You are here: Home - Household Bills -

New rights for gig economy workers

0
Written by: Emma Lunn
19/07/2019
Firms which cancel casual workers’ shifts at short notice will have to pay them, under proposed government reforms.

Flexible workers will also be given reasonable notice of their allocated shifts and will no longer be penalised for not accepting last minute shifts.

The proposals are part of the government’s Good Work Plan which aims to give flexible workers more protection and control over their working lives.

Business Secretary Greg Clark said: “Innovative entrepreneurs and new business models have opened up a whole new world of working patterns and opportunities, providing people with freedom to decide when and where they work that best suits them.

“It’s vital that workers’ rights keep pace with these changes, reflect the modern working environment and tackle the small number of firms that do not treat their staff fairly.

“We are the first country in the world to address modern working practices and these protections will cement the UK’s status as a world-leader in workers’ rights.”

Zero hours contracts are often used in service industries such as couriers, hospitality and retail. In theory, flexible working allows people to fit their work around their personal lives, including caring responsibilities and studies. However, in many cases the flexibility is one-sided and heavily weighted in favour of the employer.

According to government figures, nearly 40 per cent of gig workers say their hours can vary from week-to-week, with approximately 1.7 million people feeling anxious that their working hours could change unexpectedly.

Bryan Sanderson, Low Pay Commission chair, said: “We are delighted to see the government taking forward our recommendation to consult on these measures. Last year we looked at the data on one-sided flexibility and talked to workers and businesses across the UK. Our report, published in December, found that shift cancellations and short notice of work schedules were significant problems, especially for low-paid workers.

“The proposed changes, part of a package of policies we suggested, have the potential to improve work and life for hundreds of thousands of people.”

 

There are 0 Comment(s)

If you wish to comment without signing in, click your cursor in the top box and tick the 'Sign in as a guest' box at the bottom.

ISAs: your back-to-basics guide for 2018/19

Here’s everything you need to know to make the most of your unused ISA allowance ahead of the 5 April deadli...

A guide to Sharia savings accounts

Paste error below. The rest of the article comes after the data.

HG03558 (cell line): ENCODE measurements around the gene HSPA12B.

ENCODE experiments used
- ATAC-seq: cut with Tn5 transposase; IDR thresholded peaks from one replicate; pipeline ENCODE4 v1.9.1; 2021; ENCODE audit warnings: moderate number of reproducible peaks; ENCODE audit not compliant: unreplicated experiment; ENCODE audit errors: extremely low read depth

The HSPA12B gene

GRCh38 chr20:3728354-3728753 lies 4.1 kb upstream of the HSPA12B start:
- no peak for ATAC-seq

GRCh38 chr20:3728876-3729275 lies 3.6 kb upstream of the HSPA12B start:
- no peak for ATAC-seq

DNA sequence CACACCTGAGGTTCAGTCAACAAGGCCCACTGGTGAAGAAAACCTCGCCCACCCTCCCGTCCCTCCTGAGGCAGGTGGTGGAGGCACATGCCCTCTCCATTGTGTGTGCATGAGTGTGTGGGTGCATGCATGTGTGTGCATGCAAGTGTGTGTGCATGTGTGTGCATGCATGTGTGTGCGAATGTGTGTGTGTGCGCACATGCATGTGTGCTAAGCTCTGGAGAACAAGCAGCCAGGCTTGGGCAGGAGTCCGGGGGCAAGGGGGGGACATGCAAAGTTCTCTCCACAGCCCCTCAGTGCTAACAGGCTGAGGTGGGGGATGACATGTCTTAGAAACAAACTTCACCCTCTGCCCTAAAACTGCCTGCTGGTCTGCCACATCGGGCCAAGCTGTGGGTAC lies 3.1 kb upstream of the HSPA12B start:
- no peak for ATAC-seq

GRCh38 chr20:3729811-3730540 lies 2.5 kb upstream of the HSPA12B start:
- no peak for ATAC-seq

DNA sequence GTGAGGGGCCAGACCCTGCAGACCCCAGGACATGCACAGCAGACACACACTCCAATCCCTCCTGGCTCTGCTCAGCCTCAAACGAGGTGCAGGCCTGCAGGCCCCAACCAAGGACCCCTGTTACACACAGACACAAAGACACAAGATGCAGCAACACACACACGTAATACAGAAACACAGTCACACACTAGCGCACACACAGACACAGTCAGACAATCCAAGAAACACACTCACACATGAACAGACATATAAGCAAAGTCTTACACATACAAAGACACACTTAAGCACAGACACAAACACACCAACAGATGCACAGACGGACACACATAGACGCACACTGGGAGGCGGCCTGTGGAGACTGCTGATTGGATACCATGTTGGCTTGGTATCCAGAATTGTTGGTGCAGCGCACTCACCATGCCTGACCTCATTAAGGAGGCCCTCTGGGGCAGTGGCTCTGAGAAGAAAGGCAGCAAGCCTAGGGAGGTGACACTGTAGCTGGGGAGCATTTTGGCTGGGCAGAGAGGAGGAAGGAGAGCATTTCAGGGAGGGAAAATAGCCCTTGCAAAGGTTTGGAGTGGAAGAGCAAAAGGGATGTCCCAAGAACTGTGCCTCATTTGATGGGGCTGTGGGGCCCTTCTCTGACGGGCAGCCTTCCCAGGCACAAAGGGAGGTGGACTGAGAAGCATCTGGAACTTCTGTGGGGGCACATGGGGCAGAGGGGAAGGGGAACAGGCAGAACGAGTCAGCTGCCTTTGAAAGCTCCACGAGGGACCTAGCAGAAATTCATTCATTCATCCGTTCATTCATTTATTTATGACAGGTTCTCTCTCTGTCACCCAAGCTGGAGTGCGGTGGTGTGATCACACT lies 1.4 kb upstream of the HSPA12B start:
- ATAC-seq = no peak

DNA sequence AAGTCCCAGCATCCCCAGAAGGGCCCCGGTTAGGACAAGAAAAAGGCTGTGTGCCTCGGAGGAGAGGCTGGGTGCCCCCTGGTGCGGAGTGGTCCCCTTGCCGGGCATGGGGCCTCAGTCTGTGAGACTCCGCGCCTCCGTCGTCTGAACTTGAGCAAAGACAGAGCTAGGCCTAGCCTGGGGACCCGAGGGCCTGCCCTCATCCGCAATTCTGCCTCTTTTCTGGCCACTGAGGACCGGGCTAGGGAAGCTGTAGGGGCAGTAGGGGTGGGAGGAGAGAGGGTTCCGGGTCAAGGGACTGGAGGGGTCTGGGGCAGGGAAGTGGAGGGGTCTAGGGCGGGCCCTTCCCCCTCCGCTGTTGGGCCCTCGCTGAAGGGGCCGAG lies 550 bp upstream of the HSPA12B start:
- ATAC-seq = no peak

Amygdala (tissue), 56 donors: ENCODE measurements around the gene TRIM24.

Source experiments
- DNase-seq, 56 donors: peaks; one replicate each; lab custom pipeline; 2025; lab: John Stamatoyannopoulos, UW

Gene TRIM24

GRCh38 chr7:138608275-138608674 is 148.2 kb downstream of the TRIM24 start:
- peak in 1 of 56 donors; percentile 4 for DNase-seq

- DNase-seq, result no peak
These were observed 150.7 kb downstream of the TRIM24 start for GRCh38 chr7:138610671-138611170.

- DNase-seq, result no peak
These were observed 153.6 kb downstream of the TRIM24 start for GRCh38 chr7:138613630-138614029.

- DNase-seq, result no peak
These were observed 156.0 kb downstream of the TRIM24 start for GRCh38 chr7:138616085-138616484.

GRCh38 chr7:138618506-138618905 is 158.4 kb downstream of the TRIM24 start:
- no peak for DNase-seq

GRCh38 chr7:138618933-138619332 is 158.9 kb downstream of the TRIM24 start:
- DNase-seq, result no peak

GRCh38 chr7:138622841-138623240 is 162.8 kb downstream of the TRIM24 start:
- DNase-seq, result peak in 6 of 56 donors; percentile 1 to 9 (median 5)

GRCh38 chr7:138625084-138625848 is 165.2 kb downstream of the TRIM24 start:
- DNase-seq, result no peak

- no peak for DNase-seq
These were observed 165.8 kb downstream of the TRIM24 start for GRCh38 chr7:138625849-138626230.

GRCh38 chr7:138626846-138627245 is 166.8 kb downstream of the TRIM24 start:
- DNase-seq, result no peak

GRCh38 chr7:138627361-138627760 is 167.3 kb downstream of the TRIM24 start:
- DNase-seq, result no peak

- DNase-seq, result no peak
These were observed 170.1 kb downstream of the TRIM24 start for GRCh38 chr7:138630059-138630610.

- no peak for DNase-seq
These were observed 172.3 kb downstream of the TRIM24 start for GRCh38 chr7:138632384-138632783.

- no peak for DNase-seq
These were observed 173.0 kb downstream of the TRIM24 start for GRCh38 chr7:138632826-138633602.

A number of Sharia savings products have upped their game in recent months, beating more familiar competitors ...

Five ways to get on the property ladder without the Bank of Mum and Dad

A report suggests the Bank of Mum and Dad is running low on funds. Fortunately, there are other options for st...

What will happen if rates change

How your finances will be impacted by a rise in interest rates.

Regular Savings Calculator

Small regular contributions can build up nicely over time.

Online Savings Calculator

Work out how your online savings can build over time.

Having a baby and your finances: seven top tips

We’re guessing the Duchess of Cambridge won’t be fretting about maternity pay or whether she’ll still be...

Protecting family wealth: 10 tips for cutting inheritance tax

Inheritance tax - sometimes known as 'death tax' - can cause even more heartache for bereaved families. But th...

Travel insurance: Five tips to ensure a successful claim

Ahead of your summer holiday, it’s important to make sure you have the right level of travel cover or you co...

Money Tips of the Week

  • RT @Defaqto: Will your home insurance leave you out in the cold? 🤔 Only a fifth of home contents insurance policies, and a quarter of home…
  • Will your home insurance leave you out in the cold? 🤔 Only a fifth of home contents insurance policies, and a quar… https://t.co/zdrVTUduNB
  • 10 reasons to get your #TaxReturn done now - and they could all mean more money for you! 💷 Questions about your ta… https://t.co/QqA42ylJEj

Read previous post:
More than half of coupled-up Brits discuss money once a week

But credit reference agency Experian found a worrying lack of awareness about how financial associations are formed.

Close